Souder Re-Evaluates, And Decides To Leaves Riney

After spending the past 20 years of his life in advertising, telling people what to think, Kirk Souder wants to spend the next 20 listening to what others have to say.

The 42-year-old art director, who joined Publicis & Hal Riney in San Francisco less than two years ago as president and executive creative director, told his staff last week that he is leaving at the end of the year to move his family back to Los Angeles, where he will pursue a master’s degree in counseling psychology at the University of Santa Monica.

“I’ve become hyper-aware of how limited our time here is,” he said. A cancer survivor, Souder worked with cancer patients as executive director of The Sarcoma Alliance in Mill Valley, Calif., but, while running an agency, found little time to work with the non-profit. “If there was ever a time to try something else, this is it.”

The move comes a month after the arrival of new CEO Karen Francis, who was recruited by Souder. “We tried to develop a plan that would be best for the agency, allow me some time to get established here,” said Francis. Formerly CEO of Ford Motor Co.’s Consumer Connect division, Francis filled a position vacated by Scott Marshall, who retired at the end of 2003. “In a fast-paced, very competitive industry, [Souder] has brought a humanity to the agency that is so recognized and so valued, I believe that will have a lasting effect,” Francis said.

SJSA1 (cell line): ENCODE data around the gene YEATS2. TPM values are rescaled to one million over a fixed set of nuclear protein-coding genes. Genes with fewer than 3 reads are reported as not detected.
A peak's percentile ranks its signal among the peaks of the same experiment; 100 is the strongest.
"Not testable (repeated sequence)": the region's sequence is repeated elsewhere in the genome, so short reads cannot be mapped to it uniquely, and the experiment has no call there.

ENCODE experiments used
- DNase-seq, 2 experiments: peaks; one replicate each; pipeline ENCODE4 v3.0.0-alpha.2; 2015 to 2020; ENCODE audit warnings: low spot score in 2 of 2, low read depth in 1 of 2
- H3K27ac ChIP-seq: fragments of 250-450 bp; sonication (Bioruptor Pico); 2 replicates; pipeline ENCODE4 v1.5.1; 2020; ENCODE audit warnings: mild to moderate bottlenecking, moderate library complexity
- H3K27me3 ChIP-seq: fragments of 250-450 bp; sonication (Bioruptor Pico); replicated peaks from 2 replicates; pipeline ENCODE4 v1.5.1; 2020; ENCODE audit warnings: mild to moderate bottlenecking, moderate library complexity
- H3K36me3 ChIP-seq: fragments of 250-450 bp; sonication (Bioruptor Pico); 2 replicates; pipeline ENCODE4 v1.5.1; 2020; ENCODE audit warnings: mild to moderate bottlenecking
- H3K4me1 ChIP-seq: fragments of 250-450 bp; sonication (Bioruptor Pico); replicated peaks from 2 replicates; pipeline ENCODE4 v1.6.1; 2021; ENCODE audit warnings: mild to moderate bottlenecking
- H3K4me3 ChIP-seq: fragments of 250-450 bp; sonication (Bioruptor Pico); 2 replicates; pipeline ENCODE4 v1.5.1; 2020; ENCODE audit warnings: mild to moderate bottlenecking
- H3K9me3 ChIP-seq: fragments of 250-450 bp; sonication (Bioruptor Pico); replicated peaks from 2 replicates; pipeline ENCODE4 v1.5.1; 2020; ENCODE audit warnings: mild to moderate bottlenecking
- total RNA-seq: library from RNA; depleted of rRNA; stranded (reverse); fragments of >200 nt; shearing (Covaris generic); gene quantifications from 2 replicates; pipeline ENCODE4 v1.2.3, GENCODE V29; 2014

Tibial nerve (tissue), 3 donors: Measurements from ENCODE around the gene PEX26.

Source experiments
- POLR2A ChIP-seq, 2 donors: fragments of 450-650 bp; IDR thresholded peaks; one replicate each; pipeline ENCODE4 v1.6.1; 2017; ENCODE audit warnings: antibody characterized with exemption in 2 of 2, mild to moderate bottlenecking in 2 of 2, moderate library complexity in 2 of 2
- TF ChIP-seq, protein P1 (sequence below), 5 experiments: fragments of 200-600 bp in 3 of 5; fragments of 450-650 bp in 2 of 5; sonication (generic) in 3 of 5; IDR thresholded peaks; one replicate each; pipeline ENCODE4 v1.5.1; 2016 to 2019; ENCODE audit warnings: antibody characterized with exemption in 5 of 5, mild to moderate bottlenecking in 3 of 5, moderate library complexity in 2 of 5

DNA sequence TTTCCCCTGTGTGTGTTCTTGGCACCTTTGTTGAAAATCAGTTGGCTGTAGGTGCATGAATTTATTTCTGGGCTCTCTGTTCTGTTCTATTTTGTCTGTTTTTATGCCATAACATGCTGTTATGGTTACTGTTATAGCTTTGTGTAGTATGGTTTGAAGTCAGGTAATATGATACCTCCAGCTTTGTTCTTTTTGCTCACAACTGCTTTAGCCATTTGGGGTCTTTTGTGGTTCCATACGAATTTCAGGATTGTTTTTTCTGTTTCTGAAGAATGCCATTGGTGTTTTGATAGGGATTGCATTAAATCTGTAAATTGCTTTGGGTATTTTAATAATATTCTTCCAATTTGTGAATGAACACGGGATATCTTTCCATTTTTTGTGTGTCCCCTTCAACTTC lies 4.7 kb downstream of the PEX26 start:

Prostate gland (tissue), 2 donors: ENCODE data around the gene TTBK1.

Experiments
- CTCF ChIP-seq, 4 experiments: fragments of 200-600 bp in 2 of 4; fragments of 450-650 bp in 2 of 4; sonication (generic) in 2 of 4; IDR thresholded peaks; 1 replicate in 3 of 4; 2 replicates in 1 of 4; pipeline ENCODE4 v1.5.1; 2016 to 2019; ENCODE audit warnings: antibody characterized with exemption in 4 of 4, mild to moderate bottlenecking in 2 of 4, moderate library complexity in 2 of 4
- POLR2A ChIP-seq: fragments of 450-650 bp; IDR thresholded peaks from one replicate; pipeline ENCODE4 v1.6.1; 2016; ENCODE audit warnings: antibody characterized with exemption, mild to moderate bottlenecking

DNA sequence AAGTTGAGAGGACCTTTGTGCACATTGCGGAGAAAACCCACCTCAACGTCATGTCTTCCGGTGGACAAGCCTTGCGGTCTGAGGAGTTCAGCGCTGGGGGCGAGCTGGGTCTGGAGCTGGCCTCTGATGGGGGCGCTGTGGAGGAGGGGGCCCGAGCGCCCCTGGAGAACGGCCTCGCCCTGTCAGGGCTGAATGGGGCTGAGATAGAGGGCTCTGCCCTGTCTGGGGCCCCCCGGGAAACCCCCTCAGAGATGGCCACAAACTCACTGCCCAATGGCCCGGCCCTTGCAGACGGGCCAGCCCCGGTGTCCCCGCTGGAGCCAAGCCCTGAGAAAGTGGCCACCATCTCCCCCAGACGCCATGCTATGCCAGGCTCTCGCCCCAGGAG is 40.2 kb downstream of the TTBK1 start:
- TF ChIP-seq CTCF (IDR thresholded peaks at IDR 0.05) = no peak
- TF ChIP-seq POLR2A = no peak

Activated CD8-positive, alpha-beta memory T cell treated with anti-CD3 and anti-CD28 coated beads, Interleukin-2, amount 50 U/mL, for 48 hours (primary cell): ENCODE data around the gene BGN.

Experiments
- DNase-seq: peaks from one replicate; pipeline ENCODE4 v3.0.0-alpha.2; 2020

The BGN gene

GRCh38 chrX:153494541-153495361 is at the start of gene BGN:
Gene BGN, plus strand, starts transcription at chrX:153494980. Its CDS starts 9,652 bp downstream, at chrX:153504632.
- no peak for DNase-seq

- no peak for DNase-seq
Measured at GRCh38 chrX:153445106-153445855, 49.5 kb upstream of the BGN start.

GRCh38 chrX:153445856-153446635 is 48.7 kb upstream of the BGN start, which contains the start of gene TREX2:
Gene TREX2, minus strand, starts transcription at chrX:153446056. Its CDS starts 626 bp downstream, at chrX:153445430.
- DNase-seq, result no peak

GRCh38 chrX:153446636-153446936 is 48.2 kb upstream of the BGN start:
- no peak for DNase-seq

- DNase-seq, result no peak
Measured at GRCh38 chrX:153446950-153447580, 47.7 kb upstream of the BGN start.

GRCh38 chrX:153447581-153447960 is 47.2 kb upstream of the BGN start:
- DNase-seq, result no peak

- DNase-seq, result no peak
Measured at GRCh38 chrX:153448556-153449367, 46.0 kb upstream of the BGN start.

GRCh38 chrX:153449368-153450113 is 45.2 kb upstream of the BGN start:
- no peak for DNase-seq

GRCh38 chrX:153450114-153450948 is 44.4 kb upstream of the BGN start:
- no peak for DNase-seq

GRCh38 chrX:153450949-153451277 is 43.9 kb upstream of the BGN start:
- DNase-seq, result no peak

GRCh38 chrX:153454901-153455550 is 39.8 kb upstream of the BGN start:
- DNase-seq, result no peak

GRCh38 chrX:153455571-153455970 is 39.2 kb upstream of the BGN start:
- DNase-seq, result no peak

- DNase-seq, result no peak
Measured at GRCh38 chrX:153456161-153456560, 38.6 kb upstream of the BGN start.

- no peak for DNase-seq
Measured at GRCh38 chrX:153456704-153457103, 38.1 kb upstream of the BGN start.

Group cds Jae Goodman and Jon Soto will become co-ecds. Goodman, 34, joined last year from Leagas Delaney; Soto, 43, joined in May from Goodby, Silverstein & Partners. “They’ve already taken responsibility for rallying the troops and leading the creative culture here,” said Souder.

“He brought in some good talent and made the place attractive again,” said Soto. “We’re sad to see him go.”

Souder joined Riney in April 2003 with the mission of restoring the agency to the creative heights it once enjoyed under legendary founder Hal Riney, who retired two years ago. The shop has been struggling since it lost its cornerstone Saturn account in early 2002.

Under Souder, it participated in several high-profile reviews, including Charles Schwab, Kia and BMW of North America, but failed to covert them. Sprint did consolidate its consumer and business-to-business advertising at the agency, and 24 Hour Fitness, Beringer wines and Jamba Juice joined the roster. But Souder admits one of his biggest regrets is leaving without having added a major piece of business to the shop’s largest accounts, Sprint and Hewlett-Packard. “I wanted to bring in another $200 million-plus account,” he says. “I feel we’re at the brink of it. I only wish it could have happened before I made this lifestyle decision.”

Souder won’t be leaving advertising entirely. He has formed a freelance business called Granite Path with Greg Beauchamp, former director of design at Ground Zero, the Los Angeles-based agency Souder co-founded in 1994.